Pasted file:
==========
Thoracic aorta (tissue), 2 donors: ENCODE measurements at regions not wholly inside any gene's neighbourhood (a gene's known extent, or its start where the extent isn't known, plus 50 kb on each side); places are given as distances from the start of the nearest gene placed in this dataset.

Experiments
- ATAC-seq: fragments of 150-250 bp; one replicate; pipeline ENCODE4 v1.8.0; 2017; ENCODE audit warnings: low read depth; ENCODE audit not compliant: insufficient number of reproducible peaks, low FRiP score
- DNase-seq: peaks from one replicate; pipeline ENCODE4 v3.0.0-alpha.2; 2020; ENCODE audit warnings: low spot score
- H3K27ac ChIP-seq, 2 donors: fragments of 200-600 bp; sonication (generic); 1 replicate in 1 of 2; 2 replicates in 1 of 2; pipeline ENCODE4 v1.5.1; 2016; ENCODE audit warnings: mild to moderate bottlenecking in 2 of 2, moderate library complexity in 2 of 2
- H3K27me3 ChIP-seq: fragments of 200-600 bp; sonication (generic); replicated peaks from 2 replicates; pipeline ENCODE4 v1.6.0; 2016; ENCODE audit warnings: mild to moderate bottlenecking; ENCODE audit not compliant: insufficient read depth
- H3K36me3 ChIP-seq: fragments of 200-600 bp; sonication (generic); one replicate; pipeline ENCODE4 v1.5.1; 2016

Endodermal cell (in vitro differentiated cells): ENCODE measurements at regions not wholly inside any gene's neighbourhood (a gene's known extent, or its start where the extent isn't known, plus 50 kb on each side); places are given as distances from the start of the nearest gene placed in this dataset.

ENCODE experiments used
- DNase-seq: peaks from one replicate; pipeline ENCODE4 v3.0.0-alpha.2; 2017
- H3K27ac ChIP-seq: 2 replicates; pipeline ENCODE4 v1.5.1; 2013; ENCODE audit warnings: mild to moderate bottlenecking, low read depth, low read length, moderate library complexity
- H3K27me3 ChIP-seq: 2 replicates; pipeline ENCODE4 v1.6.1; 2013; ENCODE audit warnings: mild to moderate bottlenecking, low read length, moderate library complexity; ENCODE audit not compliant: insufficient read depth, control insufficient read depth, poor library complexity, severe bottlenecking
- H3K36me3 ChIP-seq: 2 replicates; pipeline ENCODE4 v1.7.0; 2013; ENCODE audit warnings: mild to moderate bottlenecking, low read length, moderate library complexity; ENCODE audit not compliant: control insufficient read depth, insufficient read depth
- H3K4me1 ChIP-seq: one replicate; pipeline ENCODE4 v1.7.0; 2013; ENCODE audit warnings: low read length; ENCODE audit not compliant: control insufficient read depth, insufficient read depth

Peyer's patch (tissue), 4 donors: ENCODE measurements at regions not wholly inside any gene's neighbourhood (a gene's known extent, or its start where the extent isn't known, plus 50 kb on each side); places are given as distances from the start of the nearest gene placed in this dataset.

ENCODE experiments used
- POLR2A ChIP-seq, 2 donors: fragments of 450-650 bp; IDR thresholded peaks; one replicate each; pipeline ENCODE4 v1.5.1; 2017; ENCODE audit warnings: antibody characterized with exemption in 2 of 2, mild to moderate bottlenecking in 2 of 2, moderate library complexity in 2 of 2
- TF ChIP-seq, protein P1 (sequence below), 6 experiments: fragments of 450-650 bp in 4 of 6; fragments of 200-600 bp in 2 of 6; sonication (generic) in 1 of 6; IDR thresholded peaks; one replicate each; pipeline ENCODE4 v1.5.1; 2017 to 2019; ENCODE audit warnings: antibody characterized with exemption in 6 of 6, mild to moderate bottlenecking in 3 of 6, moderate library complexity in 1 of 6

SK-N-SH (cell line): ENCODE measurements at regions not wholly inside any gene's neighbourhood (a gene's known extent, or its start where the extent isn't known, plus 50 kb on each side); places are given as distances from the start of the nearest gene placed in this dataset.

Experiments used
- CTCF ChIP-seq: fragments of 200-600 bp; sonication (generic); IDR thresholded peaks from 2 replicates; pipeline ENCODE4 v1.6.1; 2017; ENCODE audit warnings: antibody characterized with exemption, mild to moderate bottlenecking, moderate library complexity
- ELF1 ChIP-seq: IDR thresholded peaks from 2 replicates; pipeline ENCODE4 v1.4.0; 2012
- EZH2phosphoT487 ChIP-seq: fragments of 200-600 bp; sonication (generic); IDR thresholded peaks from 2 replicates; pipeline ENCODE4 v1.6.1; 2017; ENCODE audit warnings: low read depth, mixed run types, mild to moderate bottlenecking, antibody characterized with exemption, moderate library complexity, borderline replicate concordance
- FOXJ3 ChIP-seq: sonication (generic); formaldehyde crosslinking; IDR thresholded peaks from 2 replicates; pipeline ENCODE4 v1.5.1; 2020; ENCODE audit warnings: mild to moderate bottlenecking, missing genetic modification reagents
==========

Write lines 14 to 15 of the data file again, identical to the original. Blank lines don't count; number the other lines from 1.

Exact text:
- H3K4me1 ChIP-seq: one replicate; pipeline ENCODE4 v1.7.0; 2013; ENCODE audit warnings: low read length; ENCODE audit not compliant: control insufficient read depth, insufficient read depth

Peyer's patch (tissue), 4 donors: ENCODE measurements at regions not wholly inside any gene's neighbourhood (a gene's known extent, or its start where the extent isn't known, plus 50 kb on each side); places are given as distances from the start of the nearest gene placed in this dataset.